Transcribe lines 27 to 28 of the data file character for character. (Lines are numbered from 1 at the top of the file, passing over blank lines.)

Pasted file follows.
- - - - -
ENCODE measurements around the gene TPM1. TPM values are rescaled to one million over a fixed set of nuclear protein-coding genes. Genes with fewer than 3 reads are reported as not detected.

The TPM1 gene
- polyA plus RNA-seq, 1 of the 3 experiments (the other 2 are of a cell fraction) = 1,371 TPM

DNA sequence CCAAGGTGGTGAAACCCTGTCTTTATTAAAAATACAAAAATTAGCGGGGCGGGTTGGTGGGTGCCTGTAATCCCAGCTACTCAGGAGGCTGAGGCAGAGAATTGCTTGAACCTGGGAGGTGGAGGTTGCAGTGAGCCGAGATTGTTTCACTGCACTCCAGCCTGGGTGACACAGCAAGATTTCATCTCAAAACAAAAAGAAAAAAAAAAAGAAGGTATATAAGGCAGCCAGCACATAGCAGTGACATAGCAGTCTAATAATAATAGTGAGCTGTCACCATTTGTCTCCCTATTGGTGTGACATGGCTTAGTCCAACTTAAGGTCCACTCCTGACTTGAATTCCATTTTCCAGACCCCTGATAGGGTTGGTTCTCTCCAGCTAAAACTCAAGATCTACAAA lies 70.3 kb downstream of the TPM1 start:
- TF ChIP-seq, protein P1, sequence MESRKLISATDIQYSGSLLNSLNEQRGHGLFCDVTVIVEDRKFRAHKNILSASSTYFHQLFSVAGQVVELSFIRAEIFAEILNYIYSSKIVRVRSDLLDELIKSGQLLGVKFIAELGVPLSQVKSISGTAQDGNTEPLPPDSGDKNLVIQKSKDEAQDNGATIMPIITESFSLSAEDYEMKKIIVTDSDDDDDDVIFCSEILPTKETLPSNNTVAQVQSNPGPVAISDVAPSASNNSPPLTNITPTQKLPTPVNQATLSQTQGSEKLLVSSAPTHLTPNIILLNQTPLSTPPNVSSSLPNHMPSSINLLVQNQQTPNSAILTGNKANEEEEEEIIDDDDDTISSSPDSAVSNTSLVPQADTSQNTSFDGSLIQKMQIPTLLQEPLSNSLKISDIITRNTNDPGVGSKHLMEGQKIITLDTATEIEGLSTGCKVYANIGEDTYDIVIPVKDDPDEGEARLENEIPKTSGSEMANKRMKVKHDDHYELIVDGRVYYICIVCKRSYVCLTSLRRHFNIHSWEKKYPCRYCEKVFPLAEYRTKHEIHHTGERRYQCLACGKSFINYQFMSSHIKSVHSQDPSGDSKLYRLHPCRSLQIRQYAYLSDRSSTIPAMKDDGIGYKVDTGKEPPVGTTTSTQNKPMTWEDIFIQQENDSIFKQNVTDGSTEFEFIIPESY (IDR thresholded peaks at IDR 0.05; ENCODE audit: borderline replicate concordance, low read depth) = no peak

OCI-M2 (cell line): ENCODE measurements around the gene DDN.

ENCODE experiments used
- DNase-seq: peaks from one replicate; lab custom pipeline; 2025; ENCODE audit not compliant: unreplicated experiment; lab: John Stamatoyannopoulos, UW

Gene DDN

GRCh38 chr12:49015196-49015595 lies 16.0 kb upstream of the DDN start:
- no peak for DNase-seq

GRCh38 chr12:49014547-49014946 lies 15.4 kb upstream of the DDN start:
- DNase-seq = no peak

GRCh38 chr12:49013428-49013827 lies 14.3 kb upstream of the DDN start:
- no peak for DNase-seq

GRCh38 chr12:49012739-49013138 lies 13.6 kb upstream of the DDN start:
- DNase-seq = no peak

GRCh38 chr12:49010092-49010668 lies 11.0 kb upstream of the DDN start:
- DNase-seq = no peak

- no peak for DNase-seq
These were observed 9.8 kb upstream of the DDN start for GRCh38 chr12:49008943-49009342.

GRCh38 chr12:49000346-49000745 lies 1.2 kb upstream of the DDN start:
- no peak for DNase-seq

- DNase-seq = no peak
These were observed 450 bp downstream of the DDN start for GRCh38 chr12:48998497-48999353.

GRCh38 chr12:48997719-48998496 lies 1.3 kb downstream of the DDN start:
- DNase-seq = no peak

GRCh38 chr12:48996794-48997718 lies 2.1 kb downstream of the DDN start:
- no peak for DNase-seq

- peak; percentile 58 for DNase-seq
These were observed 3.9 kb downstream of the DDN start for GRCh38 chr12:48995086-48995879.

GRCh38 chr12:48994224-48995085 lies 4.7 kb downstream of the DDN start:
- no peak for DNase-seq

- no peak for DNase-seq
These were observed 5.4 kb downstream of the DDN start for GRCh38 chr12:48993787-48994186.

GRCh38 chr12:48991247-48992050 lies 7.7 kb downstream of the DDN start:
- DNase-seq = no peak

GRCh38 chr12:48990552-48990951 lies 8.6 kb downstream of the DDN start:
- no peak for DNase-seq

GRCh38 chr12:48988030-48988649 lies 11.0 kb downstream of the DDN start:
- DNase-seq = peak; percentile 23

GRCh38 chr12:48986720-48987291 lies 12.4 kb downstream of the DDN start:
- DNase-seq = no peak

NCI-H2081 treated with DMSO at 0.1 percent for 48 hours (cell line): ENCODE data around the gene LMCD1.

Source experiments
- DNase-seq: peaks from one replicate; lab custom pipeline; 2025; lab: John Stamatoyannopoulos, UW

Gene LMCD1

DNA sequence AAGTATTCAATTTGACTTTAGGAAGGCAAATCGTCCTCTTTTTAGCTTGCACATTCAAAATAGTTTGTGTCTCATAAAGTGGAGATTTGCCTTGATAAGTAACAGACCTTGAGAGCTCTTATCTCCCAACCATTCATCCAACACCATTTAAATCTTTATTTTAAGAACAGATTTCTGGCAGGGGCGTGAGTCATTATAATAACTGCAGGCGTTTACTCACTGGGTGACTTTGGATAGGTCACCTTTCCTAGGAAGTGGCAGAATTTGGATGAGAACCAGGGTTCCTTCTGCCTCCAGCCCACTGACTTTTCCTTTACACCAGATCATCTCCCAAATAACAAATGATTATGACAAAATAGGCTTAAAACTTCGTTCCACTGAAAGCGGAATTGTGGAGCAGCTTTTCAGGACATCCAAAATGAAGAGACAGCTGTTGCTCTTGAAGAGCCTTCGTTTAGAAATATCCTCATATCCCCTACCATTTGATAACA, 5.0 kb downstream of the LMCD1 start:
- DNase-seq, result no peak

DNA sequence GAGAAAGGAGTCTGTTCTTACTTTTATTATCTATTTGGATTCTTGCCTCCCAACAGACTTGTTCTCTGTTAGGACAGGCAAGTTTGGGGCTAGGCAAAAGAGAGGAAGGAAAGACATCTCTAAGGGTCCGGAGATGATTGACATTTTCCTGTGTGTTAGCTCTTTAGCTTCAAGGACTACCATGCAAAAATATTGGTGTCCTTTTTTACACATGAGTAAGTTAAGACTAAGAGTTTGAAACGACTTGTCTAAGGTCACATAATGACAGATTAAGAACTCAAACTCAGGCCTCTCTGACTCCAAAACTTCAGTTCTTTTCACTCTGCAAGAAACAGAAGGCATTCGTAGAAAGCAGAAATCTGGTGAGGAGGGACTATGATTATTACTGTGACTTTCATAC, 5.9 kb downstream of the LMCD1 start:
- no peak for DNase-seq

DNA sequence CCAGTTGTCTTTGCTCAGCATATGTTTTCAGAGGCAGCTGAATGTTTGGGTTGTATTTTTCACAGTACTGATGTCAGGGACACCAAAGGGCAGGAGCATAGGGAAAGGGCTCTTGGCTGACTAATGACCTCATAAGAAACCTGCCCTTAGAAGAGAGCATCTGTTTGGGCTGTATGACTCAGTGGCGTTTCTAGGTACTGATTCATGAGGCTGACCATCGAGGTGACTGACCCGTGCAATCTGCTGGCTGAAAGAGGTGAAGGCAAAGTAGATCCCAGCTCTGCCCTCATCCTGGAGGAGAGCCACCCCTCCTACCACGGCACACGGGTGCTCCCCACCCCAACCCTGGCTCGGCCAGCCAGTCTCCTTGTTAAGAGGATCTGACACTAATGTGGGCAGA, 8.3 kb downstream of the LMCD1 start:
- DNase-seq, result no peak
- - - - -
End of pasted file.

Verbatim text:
- DNase-seq = no peak

GRCh38 chr12:48996794-48997718 lies 2.1 kb downstream of the DDN start: